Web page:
Biotech is getting more and more about partnering rather than doing everything alone. Some conservative Pharmas, which worked to more of a ‘Silo model’, are now branching out in a more open approach; the last one being the Pharma company from the south-west of France Pierre Fabre.

The company, named after its iconic founder Pierre Fabre, has been very successful since its creation in 1962. It grew into a 10,000 employee mass, which last year made with 2.1 billion euros in revenue.

But Pierre Fabre well illustrates how the ‘Silo model’ can be a limitation in Biotech. Most of its employees are based in the south-west of France (Castres and Toulouse), so the HQ tries to do the bulk of the work on its own. It’s certainly not as international as its French rival Servier (who conducts 90% of sales abroad), and Fabre’s pipeline is mainly reliant on its own internal research.

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The ‘Silo Model’ (Credit: Frits Ahlefeldt / Hiking Artist)

Shifting from the silo model to an open model is therefore a global trend in the entire industry, and Biotech is becoming increasingly complex and interdisciplinary. Indeed, the trend pressure and scaling up is making solo-work more difficult to maintain, as further up the ranks partnerships become mandatory.

This pressure certainly in part explains the massive firing rounds of employees from the big Pharmas around the World, and the opening/reinforcement of an “External R&D department” (what a nice name).

Pierre Fabre is finally moving in this direction too. I had a discussion with a manager from the business development department telling me more about their strategy, but I haven’t really seen any results yet.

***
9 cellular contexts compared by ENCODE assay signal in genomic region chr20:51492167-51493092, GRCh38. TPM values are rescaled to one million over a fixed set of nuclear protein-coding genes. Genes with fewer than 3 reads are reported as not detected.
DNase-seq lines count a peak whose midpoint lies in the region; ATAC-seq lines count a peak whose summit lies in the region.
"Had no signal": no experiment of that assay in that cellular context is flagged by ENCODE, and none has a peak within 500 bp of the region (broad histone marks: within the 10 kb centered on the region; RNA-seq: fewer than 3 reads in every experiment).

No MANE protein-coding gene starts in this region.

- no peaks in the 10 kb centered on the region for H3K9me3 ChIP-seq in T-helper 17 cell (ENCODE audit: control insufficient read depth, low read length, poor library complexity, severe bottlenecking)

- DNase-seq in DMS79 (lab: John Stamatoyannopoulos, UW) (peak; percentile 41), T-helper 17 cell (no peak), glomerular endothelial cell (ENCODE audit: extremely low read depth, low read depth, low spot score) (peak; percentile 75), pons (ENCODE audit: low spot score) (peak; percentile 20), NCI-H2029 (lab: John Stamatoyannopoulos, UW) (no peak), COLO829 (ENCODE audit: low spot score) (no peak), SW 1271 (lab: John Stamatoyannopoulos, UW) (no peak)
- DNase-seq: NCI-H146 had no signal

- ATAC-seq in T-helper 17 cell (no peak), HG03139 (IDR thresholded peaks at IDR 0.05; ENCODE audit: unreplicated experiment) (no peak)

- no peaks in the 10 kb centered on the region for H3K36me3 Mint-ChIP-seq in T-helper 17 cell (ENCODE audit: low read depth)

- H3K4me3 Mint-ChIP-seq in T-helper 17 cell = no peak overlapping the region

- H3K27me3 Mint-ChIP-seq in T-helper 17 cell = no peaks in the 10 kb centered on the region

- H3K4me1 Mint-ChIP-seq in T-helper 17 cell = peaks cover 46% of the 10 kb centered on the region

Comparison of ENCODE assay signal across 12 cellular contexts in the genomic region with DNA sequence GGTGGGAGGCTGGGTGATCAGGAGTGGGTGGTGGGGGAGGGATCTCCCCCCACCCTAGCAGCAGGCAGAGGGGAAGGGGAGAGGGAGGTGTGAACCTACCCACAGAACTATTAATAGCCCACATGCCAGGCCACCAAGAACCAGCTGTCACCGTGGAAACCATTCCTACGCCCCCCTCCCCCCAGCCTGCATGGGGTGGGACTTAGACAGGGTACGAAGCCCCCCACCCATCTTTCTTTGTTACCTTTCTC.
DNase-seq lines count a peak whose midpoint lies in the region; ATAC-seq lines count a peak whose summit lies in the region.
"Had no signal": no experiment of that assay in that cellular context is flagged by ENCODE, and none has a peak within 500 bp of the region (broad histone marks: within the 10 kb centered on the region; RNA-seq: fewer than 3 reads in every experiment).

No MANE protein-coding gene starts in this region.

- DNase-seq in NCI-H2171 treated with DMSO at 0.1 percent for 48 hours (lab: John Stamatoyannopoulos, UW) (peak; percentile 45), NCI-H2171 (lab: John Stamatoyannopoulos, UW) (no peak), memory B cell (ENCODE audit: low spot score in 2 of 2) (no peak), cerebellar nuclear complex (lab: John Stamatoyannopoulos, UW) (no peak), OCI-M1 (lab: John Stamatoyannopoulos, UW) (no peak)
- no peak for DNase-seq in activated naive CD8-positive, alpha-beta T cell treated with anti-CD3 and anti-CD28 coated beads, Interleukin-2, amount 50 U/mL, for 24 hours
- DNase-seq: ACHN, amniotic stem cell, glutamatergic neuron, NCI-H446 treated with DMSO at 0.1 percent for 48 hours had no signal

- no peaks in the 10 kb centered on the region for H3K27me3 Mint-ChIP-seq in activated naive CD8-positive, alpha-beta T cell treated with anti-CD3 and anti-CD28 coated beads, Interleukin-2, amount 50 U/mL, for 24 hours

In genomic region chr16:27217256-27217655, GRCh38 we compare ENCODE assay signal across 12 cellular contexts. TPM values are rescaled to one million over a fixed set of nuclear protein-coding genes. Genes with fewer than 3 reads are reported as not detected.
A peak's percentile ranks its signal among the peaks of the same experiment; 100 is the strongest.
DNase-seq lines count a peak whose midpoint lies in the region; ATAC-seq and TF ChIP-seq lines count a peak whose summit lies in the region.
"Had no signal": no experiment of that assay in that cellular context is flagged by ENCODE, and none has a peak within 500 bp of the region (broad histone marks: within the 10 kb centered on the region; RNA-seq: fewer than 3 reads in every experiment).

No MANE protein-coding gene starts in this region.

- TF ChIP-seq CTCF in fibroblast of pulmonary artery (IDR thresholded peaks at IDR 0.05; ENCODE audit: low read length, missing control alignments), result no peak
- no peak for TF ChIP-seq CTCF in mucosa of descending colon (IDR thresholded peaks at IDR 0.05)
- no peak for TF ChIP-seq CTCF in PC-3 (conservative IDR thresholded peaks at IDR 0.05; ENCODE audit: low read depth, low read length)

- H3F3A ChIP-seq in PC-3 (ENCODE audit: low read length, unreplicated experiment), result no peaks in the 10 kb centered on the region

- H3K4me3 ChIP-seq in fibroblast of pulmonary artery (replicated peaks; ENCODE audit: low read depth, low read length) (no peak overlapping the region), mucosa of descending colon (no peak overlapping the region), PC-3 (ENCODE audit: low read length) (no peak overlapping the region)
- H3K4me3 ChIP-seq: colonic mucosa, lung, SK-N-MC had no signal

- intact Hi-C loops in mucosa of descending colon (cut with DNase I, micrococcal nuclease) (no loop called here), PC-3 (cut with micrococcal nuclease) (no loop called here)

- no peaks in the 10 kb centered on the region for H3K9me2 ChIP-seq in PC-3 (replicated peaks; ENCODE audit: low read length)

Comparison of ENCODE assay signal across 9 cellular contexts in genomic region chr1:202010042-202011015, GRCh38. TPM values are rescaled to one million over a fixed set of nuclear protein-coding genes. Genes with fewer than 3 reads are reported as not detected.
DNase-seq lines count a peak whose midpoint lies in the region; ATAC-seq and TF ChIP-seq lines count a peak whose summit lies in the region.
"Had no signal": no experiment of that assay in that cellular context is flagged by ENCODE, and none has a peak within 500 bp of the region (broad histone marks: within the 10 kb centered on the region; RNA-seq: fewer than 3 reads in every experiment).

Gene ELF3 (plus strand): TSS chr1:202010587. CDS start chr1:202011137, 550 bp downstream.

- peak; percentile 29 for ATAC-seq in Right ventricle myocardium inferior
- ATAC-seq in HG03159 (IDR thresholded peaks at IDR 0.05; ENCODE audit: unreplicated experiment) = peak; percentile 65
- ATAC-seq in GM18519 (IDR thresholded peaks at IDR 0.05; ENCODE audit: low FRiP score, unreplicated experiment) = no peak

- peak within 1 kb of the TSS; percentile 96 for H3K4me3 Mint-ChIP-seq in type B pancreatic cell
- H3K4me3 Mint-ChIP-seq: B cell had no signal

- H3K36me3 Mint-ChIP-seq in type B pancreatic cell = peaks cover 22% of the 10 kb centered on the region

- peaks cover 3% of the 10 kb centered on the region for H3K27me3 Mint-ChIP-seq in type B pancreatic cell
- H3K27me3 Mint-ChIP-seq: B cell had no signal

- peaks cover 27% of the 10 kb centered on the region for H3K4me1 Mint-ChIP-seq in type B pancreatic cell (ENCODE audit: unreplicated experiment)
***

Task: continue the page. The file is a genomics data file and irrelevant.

Now they’ve confirmed – Pierre Fabre announced that it has signed a $455M (€427M) oncology deal with Colorado-based Array Biopharma.

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One of Colorado’s beautiful landscapes… (CC: MaxGag)

The deal involves two late-stage novel oncology small molecules, binimetinib and encorafenib. Binimetinib, a MEK inhibitor, and encorafenib, a BRAF inhibitor, are currently advancing in three global Phase III trials for melanoma and ovarian cancer. The results of one of the Phase III are expected by the end of 2015.

One surprising fact about Array Biopharma is that Novartis walked away from some of their mutual projects, even though it is focusing more and more on oncology (as shown by the vaccine/oncology deal with GSK).

Biotech/Pharma is now more global and open than ever before, and this partnership illustrates it perfectly. This deal could bring Pierre Fabre quick and significative revenues increase if the Phase III results are positive.


Artwork (Hiking Artist) Courtesy of Frits Ahlefeldt @ www.hikingartist.com
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